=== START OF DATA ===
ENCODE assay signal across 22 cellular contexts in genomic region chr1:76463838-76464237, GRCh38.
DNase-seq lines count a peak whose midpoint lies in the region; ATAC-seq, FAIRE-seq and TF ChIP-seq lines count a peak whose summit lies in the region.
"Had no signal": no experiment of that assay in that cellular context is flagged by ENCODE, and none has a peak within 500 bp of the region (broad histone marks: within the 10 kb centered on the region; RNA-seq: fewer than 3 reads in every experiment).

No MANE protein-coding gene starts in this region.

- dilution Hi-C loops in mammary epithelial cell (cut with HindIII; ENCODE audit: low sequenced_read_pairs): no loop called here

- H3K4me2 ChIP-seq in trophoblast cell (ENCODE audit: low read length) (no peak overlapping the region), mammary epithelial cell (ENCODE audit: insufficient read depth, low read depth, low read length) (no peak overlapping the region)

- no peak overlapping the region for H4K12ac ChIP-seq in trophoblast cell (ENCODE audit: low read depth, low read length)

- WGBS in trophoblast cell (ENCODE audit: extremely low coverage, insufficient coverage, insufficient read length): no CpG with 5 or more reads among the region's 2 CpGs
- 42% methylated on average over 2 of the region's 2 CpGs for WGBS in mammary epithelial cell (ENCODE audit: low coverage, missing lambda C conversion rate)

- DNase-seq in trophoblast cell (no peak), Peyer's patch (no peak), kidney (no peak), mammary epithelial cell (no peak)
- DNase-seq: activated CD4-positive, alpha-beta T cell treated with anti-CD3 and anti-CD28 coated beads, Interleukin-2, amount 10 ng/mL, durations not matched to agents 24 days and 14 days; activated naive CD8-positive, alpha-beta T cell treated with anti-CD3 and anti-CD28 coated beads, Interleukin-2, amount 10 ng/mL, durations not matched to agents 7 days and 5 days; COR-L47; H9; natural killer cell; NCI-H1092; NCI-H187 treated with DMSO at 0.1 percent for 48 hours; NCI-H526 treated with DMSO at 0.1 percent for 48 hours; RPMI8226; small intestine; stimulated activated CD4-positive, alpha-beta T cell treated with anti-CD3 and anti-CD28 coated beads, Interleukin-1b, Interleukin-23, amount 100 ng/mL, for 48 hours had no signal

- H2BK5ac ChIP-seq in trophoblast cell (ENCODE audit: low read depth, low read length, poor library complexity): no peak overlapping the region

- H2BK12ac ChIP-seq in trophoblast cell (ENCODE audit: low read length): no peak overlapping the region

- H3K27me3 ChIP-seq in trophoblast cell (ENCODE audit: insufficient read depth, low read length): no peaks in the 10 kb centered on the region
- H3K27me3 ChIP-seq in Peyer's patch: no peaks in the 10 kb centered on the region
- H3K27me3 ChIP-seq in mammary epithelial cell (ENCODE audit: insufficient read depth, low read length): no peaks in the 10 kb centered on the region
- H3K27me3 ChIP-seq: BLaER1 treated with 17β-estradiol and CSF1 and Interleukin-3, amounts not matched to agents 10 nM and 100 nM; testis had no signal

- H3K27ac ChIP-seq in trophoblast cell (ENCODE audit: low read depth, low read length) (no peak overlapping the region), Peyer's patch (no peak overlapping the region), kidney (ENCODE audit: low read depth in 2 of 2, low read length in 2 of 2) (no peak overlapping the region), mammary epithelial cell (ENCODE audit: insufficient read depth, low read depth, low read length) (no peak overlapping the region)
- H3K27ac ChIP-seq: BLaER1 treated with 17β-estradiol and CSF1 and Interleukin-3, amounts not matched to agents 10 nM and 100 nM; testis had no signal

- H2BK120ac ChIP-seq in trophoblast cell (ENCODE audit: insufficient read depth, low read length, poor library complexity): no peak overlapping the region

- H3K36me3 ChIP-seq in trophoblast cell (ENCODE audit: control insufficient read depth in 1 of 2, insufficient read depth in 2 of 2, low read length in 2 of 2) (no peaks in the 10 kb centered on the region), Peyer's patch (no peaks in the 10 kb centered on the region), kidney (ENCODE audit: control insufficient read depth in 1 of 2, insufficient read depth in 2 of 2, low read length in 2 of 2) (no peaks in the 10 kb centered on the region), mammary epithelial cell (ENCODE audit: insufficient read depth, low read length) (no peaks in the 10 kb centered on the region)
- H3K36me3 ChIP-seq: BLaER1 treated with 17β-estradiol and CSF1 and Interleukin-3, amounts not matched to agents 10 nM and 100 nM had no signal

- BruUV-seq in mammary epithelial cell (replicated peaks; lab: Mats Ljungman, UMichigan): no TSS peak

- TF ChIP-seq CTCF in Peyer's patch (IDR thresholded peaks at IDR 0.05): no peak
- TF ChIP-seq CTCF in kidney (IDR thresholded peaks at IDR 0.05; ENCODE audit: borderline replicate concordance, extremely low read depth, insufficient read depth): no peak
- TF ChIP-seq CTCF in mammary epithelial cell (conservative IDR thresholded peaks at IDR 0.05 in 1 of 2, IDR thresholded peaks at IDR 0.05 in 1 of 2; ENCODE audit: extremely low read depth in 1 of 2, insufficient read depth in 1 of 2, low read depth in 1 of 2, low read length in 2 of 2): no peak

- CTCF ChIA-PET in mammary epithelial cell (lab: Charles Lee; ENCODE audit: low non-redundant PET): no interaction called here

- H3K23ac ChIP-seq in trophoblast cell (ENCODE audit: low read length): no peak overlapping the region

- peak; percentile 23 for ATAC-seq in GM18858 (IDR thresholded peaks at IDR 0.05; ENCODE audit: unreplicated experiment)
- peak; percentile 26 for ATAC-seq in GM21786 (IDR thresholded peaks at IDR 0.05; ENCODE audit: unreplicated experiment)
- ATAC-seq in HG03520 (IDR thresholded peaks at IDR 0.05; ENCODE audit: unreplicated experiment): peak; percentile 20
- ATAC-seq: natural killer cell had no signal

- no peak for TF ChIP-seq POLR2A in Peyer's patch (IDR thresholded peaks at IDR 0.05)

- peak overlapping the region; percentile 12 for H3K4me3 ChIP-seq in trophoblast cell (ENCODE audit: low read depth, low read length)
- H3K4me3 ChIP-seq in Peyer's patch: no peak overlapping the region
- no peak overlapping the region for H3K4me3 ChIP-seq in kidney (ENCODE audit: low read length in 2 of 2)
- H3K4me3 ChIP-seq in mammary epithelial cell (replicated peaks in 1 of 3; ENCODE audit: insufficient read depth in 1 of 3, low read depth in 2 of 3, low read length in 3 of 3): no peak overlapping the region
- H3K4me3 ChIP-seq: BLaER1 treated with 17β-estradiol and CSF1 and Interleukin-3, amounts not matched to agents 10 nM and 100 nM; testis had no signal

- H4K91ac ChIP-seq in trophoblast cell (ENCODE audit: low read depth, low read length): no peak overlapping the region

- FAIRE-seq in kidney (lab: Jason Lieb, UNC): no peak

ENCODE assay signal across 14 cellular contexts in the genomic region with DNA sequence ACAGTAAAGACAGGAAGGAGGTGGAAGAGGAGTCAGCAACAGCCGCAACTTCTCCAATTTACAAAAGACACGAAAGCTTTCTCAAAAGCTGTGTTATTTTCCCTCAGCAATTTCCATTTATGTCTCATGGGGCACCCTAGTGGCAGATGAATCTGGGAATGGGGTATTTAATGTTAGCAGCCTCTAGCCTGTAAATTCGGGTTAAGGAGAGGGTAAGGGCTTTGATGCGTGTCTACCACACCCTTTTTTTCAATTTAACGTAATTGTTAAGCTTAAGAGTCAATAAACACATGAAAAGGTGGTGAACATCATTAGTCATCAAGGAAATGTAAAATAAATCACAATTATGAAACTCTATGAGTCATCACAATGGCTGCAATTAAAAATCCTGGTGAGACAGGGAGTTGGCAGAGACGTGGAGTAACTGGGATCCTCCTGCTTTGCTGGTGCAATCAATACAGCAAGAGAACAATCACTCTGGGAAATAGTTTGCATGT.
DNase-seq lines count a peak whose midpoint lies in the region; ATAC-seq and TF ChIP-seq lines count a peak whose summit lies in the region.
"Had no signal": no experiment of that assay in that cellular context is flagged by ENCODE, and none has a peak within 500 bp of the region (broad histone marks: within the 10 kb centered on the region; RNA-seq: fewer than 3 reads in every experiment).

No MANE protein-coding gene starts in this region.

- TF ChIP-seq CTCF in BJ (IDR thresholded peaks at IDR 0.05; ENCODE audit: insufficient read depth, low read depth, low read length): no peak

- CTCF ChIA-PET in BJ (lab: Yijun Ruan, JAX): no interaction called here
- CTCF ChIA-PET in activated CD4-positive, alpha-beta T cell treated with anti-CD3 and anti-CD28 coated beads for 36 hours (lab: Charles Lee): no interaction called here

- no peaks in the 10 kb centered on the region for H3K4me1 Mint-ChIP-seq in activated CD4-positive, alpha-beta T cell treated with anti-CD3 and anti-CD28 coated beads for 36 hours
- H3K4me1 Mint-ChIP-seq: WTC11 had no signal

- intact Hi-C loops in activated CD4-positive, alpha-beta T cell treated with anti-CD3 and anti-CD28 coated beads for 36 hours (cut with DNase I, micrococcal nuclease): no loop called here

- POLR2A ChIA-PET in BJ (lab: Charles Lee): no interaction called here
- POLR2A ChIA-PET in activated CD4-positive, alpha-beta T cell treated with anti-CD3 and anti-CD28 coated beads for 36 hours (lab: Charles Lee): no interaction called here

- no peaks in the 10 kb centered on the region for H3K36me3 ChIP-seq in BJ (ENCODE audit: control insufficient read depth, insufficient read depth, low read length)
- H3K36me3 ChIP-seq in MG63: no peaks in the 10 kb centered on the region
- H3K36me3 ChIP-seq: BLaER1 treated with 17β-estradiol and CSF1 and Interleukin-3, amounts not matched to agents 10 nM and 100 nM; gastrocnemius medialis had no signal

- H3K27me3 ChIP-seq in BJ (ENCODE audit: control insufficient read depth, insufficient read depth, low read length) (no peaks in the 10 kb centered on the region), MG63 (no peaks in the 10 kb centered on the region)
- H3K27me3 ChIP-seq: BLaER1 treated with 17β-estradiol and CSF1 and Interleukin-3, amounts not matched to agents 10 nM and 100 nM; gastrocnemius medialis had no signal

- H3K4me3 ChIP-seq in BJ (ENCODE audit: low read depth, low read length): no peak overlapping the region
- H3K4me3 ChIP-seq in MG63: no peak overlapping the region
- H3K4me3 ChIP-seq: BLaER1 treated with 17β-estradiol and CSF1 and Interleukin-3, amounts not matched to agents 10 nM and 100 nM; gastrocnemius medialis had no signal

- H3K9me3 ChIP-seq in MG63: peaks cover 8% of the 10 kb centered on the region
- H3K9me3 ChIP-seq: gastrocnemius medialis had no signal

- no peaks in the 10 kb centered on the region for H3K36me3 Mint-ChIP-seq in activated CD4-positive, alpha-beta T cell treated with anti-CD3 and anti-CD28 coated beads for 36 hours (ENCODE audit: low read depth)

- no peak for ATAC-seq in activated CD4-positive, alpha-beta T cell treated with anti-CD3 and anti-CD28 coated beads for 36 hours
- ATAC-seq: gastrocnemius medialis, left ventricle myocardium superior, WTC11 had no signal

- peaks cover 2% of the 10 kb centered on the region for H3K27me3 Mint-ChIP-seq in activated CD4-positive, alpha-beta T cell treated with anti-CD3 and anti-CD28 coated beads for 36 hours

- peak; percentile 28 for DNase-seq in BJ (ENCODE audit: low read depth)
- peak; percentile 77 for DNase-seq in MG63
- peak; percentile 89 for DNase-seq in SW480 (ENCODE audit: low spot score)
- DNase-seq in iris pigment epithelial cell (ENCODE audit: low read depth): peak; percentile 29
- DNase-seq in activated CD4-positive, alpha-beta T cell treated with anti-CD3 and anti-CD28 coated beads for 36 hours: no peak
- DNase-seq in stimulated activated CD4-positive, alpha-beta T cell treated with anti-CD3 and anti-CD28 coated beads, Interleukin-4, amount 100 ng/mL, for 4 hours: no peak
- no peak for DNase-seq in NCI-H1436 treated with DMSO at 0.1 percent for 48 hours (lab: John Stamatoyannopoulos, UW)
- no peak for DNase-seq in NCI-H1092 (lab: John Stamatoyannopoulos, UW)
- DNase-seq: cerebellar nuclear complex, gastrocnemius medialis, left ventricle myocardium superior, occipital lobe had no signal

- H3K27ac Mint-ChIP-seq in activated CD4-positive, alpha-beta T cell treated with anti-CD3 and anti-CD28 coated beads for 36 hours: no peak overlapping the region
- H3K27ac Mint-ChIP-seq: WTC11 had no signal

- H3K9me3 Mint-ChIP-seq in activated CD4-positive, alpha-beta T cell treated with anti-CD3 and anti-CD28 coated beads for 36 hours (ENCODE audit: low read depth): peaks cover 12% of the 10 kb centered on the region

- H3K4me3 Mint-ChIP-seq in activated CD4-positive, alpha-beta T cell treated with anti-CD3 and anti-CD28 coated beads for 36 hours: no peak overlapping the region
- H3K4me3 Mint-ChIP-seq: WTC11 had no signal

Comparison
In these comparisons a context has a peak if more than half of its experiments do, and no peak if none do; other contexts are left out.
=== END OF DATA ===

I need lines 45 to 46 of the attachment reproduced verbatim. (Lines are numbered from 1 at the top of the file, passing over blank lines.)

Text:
- TF ChIP-seq CTCF in BJ (IDR thresholded peaks at IDR 0.05; ENCODE audit: insufficient read depth, low read depth, low read length): no peak

- CTCF ChIA-PET in BJ (lab: Yijun Ruan, JAX): no interaction called here